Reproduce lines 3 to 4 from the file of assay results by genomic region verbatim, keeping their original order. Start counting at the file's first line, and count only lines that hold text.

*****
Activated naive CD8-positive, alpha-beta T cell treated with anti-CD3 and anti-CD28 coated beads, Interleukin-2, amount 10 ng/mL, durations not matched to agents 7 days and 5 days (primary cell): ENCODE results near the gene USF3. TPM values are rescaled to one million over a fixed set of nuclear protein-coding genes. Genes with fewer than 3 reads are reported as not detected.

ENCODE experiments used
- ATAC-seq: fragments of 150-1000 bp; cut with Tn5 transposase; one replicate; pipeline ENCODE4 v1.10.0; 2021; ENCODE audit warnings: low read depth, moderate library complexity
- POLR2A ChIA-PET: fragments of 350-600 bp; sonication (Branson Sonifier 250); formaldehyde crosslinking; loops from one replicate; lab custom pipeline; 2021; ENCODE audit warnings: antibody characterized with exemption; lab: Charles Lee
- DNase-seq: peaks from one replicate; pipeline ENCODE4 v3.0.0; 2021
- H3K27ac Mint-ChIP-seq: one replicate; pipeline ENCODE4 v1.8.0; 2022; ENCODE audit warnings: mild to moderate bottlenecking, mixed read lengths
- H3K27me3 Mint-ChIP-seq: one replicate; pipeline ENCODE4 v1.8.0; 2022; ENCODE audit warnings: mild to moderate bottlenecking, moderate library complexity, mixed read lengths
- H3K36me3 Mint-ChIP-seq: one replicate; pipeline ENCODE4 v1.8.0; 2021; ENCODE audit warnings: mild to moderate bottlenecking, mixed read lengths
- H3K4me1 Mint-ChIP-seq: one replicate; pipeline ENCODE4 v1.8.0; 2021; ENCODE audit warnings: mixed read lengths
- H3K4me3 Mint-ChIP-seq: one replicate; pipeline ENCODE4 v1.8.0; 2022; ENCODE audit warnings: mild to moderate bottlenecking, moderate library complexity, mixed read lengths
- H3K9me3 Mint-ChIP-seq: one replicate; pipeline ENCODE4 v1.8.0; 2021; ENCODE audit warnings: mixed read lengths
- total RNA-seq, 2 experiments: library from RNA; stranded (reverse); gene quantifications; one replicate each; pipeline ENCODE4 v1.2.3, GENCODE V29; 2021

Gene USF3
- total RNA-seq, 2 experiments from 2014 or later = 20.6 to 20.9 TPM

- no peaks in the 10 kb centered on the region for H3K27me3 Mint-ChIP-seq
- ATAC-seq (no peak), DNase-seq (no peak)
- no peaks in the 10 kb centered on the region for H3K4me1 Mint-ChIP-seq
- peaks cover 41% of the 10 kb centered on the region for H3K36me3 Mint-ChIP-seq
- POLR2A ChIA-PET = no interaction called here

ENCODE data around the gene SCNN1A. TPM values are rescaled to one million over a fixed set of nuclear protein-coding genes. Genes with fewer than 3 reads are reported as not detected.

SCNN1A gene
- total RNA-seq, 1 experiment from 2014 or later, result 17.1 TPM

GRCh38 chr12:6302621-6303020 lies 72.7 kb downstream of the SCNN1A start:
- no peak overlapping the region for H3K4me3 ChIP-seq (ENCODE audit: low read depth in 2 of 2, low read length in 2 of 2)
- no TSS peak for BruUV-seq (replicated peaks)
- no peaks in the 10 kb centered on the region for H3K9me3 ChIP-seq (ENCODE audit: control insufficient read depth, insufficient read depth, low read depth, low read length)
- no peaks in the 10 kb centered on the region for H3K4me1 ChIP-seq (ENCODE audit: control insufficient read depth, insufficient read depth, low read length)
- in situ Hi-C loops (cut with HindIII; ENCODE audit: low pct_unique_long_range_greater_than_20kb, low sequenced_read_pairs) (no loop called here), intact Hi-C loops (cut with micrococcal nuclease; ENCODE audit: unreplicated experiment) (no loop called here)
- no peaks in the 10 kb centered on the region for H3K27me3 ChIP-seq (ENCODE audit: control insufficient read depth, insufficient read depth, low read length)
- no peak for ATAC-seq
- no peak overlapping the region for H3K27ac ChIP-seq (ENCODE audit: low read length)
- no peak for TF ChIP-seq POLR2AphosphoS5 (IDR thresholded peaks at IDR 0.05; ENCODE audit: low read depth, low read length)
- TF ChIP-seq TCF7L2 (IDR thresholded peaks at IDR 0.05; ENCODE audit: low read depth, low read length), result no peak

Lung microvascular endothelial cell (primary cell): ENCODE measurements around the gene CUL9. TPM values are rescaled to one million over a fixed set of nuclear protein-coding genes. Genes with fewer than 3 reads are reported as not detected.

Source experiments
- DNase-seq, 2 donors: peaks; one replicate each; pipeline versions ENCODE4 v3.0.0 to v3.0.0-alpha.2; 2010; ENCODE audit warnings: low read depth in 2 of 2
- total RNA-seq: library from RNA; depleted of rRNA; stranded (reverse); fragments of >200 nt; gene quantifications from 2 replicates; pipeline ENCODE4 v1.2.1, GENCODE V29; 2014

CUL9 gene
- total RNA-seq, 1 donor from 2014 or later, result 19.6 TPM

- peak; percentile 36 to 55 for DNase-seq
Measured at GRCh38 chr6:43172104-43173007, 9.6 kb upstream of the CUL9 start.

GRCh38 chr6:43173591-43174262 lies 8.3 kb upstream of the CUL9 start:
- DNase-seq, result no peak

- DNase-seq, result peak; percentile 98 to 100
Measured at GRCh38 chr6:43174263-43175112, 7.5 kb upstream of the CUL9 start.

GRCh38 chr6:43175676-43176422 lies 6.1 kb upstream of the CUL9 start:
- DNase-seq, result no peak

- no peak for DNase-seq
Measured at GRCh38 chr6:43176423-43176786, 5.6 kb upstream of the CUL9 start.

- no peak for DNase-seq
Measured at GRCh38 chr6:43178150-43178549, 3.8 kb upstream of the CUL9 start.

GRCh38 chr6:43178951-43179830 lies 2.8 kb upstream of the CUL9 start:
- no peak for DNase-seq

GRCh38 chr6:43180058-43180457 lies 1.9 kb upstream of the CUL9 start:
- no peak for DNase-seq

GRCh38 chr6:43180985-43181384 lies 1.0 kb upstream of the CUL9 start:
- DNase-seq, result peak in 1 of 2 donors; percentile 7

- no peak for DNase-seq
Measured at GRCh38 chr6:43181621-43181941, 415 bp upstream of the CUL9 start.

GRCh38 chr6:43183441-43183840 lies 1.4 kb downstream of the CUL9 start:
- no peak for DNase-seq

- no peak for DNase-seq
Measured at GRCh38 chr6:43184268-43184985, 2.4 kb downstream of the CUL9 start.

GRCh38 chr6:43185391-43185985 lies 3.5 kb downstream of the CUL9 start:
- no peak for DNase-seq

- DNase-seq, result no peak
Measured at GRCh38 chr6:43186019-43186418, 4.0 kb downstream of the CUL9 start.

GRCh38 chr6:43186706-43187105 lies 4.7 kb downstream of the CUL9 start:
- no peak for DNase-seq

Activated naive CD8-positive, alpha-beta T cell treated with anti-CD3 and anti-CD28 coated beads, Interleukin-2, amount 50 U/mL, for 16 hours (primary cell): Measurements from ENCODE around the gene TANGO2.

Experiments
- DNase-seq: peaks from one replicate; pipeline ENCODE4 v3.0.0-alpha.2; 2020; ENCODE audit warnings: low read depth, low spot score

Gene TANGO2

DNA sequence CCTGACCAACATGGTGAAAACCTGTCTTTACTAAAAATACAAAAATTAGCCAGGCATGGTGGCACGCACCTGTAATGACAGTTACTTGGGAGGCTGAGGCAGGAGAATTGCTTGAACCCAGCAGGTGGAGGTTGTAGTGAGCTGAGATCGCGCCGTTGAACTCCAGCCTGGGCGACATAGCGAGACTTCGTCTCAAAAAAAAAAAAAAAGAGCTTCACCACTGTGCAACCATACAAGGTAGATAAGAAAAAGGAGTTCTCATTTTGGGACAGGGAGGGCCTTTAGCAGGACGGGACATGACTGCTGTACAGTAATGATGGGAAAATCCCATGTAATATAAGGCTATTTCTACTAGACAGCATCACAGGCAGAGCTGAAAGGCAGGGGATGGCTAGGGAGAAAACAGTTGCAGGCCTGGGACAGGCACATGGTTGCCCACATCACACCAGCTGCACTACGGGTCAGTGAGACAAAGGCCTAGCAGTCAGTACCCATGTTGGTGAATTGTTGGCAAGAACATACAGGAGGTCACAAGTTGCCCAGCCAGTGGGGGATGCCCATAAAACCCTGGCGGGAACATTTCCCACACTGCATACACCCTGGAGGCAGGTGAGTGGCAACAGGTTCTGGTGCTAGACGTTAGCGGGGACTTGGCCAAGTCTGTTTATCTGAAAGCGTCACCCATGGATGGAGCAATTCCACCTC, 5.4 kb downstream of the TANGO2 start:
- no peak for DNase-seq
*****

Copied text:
- ATAC-seq: fragments of 150-1000 bp; cut with Tn5 transposase; one replicate; pipeline ENCODE4 v1.10.0; 2021; ENCODE audit warnings: low read depth, moderate library complexity
- POLR2A ChIA-PET: fragments of 350-600 bp; sonication (Branson Sonifier 250); formaldehyde crosslinking; loops from one replicate; lab custom pipeline; 2021; ENCODE audit warnings: antibody characterized with exemption; lab: Charles Lee